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This Global Giant Still Has A Ravenous Appetite

Slowing Chinese growth has captured the media's attention. But good headlines don't necessarily make good investment advice—the country is still buying massive amounts of key natural resources. That's going to help commodity markets clear oversupply situations quicker than you may expect.

Slowing, not stopping
For mature nations like the United States, growth hovers in the low single digits over time. There are periods where growth is quick, balanced by stretches where the economy actually contracts. Demand for natural resources like oil, iron ore, coal, and copper tend to shift along with the economy.

China is different; it's still moving up the economic ladder. So while the U.S. economy can hit a soft patch and get smaller, China's growth is slowing—not coming to a halt. Case in point: China's growth in 2013 was the slowest in over a decade, but the 7.6% figure is still quite fast compared to other nations. Even though the Asian giant's growth will probably continue to slow, it will remain one of the world's fastest growing economies for years to come.

Getting what's needed
That's why China's imports of iron ore, coal, and oil were at record levels last year. Aside from oil prices, which remain relatively strong, you would think that no one was buying commodities if you looked at their prices. But the issue is less about demand than it is about supply. That's actually pretty good news since companies like Rio Tinto (NYSE: RIO  ) and BHP Billiton (NYSE: BHP  ) have been slowing down their expansion efforts.

But that doesn't mean the supply troubles are over. For example, in a recent quarterly conference call Joy Global (NYSE: JOY  ) Executive Vice President Edward Doheny noted that there were still troubles in the metallurgical coal space: "We know where we put in a lot of our longwall systems around the world. And so we know we have some high productivity, low-cost [met coal] production coming online in 2014."

Big mining projects take years to complete, so it's hard to get the timing right and even harder to pull the plug once they are started. For example, despite the current price weakness in the potash market, BHP is still working on its Canadian potash mine. It won't produce for several years, and by then, the supply/demand imbalance will, hopefully, have been worked through. For Joy, however, the industry wide pullback on capital spending is likely to leave results weak for at least another year.

A distinctive feature of coal and oil is that they are both consumables. And since China is still building lots of new cars and coal-fired power plants, look for thermal coal and oil to be increasingly in demand. That should be good news for coal companies like Peabody Energy (NYSE: BTU  ) and Chinese oil players CNOOC (NYSE: CEO  ) , PetroChina (NYSE: PTR  ) , and China Petroleum & Chemical (NYSE: SNP  ) .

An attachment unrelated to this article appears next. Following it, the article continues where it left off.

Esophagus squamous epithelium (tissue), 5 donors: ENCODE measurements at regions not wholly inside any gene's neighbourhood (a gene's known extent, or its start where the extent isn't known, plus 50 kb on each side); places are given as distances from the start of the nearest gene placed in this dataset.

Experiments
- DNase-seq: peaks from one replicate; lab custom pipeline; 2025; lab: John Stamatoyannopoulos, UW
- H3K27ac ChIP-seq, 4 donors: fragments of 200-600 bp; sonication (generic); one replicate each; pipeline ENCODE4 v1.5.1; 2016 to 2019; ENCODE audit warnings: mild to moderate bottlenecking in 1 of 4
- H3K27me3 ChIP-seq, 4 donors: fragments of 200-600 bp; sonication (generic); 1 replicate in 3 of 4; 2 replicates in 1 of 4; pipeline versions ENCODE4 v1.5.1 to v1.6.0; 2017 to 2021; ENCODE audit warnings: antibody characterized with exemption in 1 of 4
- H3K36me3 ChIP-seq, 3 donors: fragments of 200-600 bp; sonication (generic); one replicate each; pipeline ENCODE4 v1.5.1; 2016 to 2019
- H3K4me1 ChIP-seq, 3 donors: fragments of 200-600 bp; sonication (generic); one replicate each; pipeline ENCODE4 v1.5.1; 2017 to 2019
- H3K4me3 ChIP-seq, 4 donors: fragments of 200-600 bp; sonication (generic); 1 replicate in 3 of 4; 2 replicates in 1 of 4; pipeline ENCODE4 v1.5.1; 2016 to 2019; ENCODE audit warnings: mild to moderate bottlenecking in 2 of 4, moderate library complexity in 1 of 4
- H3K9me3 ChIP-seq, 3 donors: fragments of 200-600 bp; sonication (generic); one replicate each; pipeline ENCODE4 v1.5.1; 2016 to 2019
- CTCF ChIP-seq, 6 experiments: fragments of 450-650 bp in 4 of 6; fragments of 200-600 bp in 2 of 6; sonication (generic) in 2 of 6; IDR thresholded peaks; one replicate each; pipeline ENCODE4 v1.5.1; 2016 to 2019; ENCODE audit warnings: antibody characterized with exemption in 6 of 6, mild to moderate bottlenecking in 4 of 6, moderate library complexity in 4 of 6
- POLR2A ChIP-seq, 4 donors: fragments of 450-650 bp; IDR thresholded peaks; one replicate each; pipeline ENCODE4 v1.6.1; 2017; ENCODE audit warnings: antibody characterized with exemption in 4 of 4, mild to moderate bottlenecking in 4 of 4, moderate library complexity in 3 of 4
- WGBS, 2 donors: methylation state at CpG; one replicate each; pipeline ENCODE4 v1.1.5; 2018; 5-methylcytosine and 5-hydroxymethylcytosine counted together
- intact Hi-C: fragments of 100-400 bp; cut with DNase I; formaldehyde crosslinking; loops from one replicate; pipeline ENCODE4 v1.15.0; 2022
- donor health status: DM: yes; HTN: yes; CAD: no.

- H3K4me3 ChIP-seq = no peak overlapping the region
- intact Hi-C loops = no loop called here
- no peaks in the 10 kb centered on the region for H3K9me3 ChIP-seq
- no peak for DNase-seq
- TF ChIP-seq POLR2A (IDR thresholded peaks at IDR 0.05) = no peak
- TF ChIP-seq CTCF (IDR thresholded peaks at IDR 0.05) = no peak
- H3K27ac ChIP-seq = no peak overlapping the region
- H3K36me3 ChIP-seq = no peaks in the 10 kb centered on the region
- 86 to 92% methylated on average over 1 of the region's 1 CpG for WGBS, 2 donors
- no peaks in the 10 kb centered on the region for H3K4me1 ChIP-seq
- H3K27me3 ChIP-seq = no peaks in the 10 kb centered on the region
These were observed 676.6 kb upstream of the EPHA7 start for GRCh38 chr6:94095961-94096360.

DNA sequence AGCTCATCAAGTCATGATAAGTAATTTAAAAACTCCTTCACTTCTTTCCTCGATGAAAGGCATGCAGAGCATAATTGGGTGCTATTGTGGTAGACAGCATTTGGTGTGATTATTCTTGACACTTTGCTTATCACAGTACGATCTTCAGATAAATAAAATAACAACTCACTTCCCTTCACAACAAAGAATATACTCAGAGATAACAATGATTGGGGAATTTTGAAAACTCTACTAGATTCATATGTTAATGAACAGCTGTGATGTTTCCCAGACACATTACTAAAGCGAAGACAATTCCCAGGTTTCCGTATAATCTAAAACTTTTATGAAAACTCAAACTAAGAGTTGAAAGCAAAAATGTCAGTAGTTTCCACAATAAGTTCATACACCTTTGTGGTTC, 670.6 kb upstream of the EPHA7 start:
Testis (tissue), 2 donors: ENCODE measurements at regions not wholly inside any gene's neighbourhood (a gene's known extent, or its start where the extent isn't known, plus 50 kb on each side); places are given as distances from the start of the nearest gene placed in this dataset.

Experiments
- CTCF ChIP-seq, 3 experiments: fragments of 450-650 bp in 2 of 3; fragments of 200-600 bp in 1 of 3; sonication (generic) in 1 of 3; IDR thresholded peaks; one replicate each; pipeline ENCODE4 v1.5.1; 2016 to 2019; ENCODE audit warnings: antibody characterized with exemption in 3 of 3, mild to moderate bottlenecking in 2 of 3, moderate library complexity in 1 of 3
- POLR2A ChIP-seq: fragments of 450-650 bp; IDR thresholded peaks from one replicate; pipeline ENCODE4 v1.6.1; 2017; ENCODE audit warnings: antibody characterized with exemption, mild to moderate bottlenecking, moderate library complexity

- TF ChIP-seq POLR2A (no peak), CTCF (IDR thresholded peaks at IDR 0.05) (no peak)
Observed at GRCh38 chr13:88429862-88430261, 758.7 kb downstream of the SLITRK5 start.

Met coal, which is consumed in the steel making process, however, is likely to see more volatility based on construction and manufacturing trends. That could keep results at Rio and BHP, which are both big producers of met coal and iron ore, on the volatile side. However, when it comes to China, demand isn't the big concern. So, when supply and demand equalize, this pair could see a quick uptick in their selling prices.

The long and short of it
Copper may be the lone standout right now. Unlike the commodities above, supply and demand are relatively well balanced. That puts big copper players like Freeport McMoRan Copper & Gold (NYSE: FCX  ) and Southern Copper (NYSE: SCCO  )  in a good position as we move through 2014. In fact Joy's Doheny thinks copper has the strongest fundamentals.

Interestingly, Freeport recently moved into the oil space, following the lead of BHP, so it appears to be positioning itself well overall as it diversifies its business. That could make Freeport one of the best performers in 2014. However, Rio and BHP are both worth a deep dive if you are looking for well-diversified miners with longer-term appeal. It would also be worth your effort to look at the oil names, since the U.S. gasoline experience suggests huge oil demand in China is just around the corner.

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Reuben Brewer

Reuben Gregg Brewer believes dividends are a window into a company's soul. He tries to invest in good souls.

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